Another month, another paper flogging the zombie meme of MMR-Autism. This time in a superficially decent journal, albeit one where the subject is likely to be outside the specialist knowledge of peer reviewers (public health specialists are not normally going to be geneticists).
The first question is: who wrote the paper? All the authors list their affiliation as “Sound Choice Pharmaceutical Institute“, a religious fundamentalist group with an agenda against use of foetal cell lines, because abortion. You can probably stop there, actually. That really does tell you everything you need to know about this “study”: it’s an exercise in hunting for a predestined conclusion. Such exercises rarely fail.
The explosion in autism has been caused by the introduction of human fetal cell lines in the manufacture of MMR (measles-mumps-rubella) vaccines, a major new study has concluded.
“Major”? By what definition? How does it compare with all the other reviews of the purported correlation between MMR and autism, covering over 20,000,000 individuals, and finding no correlation whatsoever?
Oh, wait: this is WDDTY. Major means “we like the result”. Like the “major” study proving that we live after death (that wasn’t and didn’t).
Before 1987, when the vaccines were produced with animal cell lines, autism cases were relatively low. Today, it’s been estimated that 1 in 50 children has autism.
No, autism cases were not low, autism diagnoses were. In fact the biggest driver of increasing autism diagnosis rates is probably that a far greater proportion of cases are diagnosed. The diagnostic criteria have also changed.
Stem cell researcher Theresa Deisher and others say that the correlation between the sudden explosion in autism cases and the introduction of the new MMR vaccines is too strong to ignore—although, as the old maxim goes, correlation doesn’t prove causation.
Stem cell researcher? Hmmm. This is someone who does write research on stem cells, but she is also listed as the driving force behind Sound Choice, so it is very likely that what she is actually doing is closer to pathological science, where ideology drives the results and confirmation bias is king.
But there’s another question here. The SEC filings of Sound Choice indicate a non-trivial sum of money, but I can find no information about where the money comes from. Is it really all small private donations? It seems unlikely.
Why is this relevant? Well, we’ve seen before that groups producing “science” to support fundamentalist Christian and other conservative agendas, often turn out to be funded by wealthy activists. Remember the claim that abortion increases breast cancer risk? There were bills on the floor of several State houses seeking to mandate that this “information” be forcibly presented to women seeking termination, and it took some time for these to die even after the purported link was refuted.
According to the published paper, “The author(s) have not declared any conflict of interests” though it was supported by the Murdock Charitable Trust, a body that has funded pro-life and libertarian groups, provided funding to the Discovery Institute and so on – in other words, a religious conservative foundation. There has even been an editorial in Nature discussing the lead author’s role in a lawsuit aimed at forcing the US Government to stop funding stem cell research.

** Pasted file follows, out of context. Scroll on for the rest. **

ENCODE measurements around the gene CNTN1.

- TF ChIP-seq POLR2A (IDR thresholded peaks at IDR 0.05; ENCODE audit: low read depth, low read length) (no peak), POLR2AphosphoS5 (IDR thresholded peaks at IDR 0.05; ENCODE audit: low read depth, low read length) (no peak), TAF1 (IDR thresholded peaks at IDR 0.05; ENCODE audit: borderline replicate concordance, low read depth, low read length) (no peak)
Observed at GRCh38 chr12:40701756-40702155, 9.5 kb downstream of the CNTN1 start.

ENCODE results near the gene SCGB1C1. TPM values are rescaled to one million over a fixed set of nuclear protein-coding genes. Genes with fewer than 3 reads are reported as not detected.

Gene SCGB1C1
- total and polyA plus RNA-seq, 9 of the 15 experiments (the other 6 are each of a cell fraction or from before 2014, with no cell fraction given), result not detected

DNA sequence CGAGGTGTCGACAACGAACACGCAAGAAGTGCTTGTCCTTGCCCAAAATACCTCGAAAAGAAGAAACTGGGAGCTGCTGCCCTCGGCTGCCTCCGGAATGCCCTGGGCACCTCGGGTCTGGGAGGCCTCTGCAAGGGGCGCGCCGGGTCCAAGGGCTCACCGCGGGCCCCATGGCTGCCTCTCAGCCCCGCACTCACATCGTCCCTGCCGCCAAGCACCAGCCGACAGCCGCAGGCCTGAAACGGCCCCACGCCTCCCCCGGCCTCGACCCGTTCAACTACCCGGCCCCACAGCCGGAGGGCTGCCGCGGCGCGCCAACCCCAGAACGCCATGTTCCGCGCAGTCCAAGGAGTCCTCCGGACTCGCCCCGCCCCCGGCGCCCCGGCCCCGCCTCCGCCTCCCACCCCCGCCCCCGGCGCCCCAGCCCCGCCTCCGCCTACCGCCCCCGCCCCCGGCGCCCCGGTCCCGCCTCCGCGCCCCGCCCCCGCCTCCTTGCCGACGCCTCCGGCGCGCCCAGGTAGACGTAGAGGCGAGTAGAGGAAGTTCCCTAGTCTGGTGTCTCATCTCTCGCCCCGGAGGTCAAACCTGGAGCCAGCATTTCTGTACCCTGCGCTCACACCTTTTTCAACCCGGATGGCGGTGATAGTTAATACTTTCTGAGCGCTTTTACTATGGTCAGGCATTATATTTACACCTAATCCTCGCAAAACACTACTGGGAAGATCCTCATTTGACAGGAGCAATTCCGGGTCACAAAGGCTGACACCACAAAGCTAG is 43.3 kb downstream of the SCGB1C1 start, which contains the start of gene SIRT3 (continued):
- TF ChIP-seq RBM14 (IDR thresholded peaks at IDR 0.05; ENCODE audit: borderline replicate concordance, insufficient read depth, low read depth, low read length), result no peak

In what way is a history as plaintiff in a faith-motivated lawsuit related to stem cell research, and funding from a religious conservative foundation, not a conflict of interest?
How many red flags do you need, exactly?
The ‘change point’—when the numbers of autism cases rose sharply—happened in the UK in 1987, just when the new MMR vaccine, using human fetal cells, was introduced. A similar correlation was seen around the same time in Denmark, while the autism change point in the US was 1980 to 1981 after the introduction of the new MeruvaxII and MMRII vaccines in 1979. Both vaccines used human fetal cells for the first time.
How convenient for those who, like the authors, have an ideological opposition to human foetal cell lines.
There are a few inconvenient facts omitted from WDDTY’s coverage, then.
- The research was conducted by a body that cites opposition to use of foetal-derived cell lines as a primary purpose.
- Research by groups not committed to finding adverse effects from foetal cell lines, find no association, causal or otherwise, between MMR and autism.
- Withdrawal of MMR in Japan following the fraudulent work by Wakefield had no effect on autism diagnosis rates.
- Diagnostic criteria have changed since 1989.
- No plausible mechanism is referenced by which this purported effect might work. DNA does not recombine in this way. It does not enter the cell nucleus.
- We already have good evidence that autism is usually genetic, and there is emerging evidence that it can be traced to foetal development (unsurprisingly, if it is a genetically caused mutation in the brain). There is no evidence whatsoever linking these genetic markers to vaccinations.
Even if you want to believe the result, ask yourself this: if a new study showed that eating whale meat causes autism, and all the work was done by Greenpeace, would you believe it?
As usual the “viciously, viciously anti-vaccine” editors at WDDTY have seized on a result they like, ignored massive red flags for conflict of interest, and portrayed it as validating their anti-vaccine agenda even though it conflicts with many of the previous studies they claim support them (e.g. Wakefield’s “enterocolitis”and thiomersal, both of which turds have been polished to shining brilliance in the pages of WDDTY).
Once again, WDDTY prove that in anything related to vaccines, they simply cannot be trusted.